The Liberals are looking to give grassroots party members greater influence in selecting the party's next leader, according to a commission report released on Thursday.
The New Brunswick Liberal Association launched its internal renewal commission shortly after the party was turfed from office last September.
The commission came up with 31 recommendations that are designed to reinvigorate the party after becoming the first one-term government in the province’s history. The recommendations were released on Thursday and Liberals will vote on the proposals at a special membership meeting on Nov. 26 in Fredericton.
Jane Fritz, who was one of the commissioners, said on Thursday there was significant tension within the party about whether to stick with the traditional delegate system or move to a one-member, one-vote model.
"It was a very divided thought process amongst the members we talked to right across the province, about what they liked and didn't like. A few areas much preferred the delegate system; more didn't," Fritz said.
The traditional delegate system tends to benefit well-organized candidates, particularly those who are long-time, established members. Under the delegate model, every riding sends the same number of voters at a leadership convention and so a candidate who can quickly lock up the key organizers in ridings can often win a leadership contest.
The commission’s report found, "this process often leads to too much power being concentrated in the hands of too few party members."
There was a concern that a full one-member, one-vote system would benefit areas of the province where the party is very strong. The commission said it worried, while arguably more inclusive, the one-member, one-vote system could lead to "alienating smaller ridings" or it could cause "the unintentional regionalization of the party."
Instead, the commission is recommending that the party membership adopt a weighted one-member, one-vote system that uses a preferential ballot.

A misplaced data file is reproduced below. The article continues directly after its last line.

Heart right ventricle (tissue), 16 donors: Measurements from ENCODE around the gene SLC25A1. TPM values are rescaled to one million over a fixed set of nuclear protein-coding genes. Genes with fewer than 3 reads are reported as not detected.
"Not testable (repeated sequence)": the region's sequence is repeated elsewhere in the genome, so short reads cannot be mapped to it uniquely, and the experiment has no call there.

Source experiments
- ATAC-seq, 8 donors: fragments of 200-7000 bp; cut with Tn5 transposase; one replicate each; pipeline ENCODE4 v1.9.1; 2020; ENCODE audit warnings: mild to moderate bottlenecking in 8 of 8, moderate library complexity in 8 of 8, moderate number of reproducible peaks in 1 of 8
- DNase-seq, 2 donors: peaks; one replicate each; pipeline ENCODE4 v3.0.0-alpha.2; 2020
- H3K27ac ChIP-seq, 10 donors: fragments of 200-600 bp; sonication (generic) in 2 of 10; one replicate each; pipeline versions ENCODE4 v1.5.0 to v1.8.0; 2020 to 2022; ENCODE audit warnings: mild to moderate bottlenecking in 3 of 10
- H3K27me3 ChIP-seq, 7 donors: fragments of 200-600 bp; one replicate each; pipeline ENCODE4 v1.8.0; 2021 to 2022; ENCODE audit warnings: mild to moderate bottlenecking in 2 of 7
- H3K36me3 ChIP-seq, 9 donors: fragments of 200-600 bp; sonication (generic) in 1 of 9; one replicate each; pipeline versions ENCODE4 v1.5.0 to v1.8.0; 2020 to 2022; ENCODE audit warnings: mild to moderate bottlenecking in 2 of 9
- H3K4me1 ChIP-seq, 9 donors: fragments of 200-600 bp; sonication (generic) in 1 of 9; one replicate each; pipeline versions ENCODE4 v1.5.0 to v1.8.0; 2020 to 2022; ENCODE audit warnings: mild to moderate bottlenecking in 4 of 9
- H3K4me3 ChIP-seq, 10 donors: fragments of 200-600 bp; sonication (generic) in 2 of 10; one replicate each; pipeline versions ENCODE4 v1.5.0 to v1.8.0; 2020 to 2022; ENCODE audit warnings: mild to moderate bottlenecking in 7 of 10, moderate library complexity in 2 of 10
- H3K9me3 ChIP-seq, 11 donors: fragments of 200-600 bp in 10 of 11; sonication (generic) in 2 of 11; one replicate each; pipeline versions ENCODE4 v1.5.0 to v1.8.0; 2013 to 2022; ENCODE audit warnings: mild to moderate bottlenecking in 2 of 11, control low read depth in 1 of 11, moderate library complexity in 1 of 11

In this system, every riding will be assigned a specific number of points and a preferential ballot.
When the ballots are first cast, leadership candidates will get the percentage share of the points based on the number of votes they get. If no candidate gets 50 per cent of the ballots, the candidate who had the fewest votes is dropped off the list.
Then that candidate's votes are gone over again and the votes for the second choice are reassigned. The process continues until one candidate has 50 per cent of the vote.
The Liberal Party of Canada, Liberal Party of B.C. and the Conservative Party of Canada use this method of leadership selection, according to the report.
Former Liberal cabinet minister Michael Murphy, who is already openly campaigning for the party’s leadership, said he found many people were against the idea of completely reforming the voting system.
"I didn't find that many people wanted pure one-member, one-vote [system], which can be really be a dangerous thing," Murphy said.
"The one member and one vote preferential ballot is certainly a very democratic thing and I'm very pleased with that."
While the leadership selection method was the most time-sensitive issue in the commission’s report, there were 31 different recommendations that were aimed at improving the way the party operates.
Many Liberals were disenchanted with how the party was run in the past. If the changes are accepted, party members would have more control over MLAs and their leader.
The party would also have stronger rules to make sure that policy platforms are decided by members and not individuals in the party's back rooms.
Joel Reed, a Saint John lawyer and long-time volunteer, said he’s hoping the rule changes will allow party members to feel like their voices are being heard.
Reed said he hopes a renewed emphasis on the party’s grassroots will rebuild confidence that was shaken in recent years.
"The way the party has taken positions on issues has not always been … reflective of the grassroots of the party and the way the members are feeling," Reed said.
"So I feel the steps towards implementing a formal policy process, having a convention devoted to finding out what the members want and how they see the party putting forward its vision for the province, will be a great improvement."
Several Liberals who are considering leadership bids were also at the commission’s release.
Brian Gallant, a lawyer in southeastern New Brunswick, said he believes the proposed changes would "give more power to the membership."
Meanwhile, Roger Melanson, who was elected in the riding of Dieppe Centre-Lewsville in the 2010 election, said the proposals will mean party members will see that "their ideas will matter more in the future."
The Liberals were stung by a series of unpopular decisions made by the Shawn Graham government, including failed plans to sell NB Power, reforms to the French immersion system and an overhaul of the post-secondary education system.
Murphy, who quit the government in January 2010 in the middle of the NB Power crisis, said many of those contentious decisions would not have been made if the party membership had a greater say in policy decisions.
"This creates the foundation for the upheaval that we need," he said.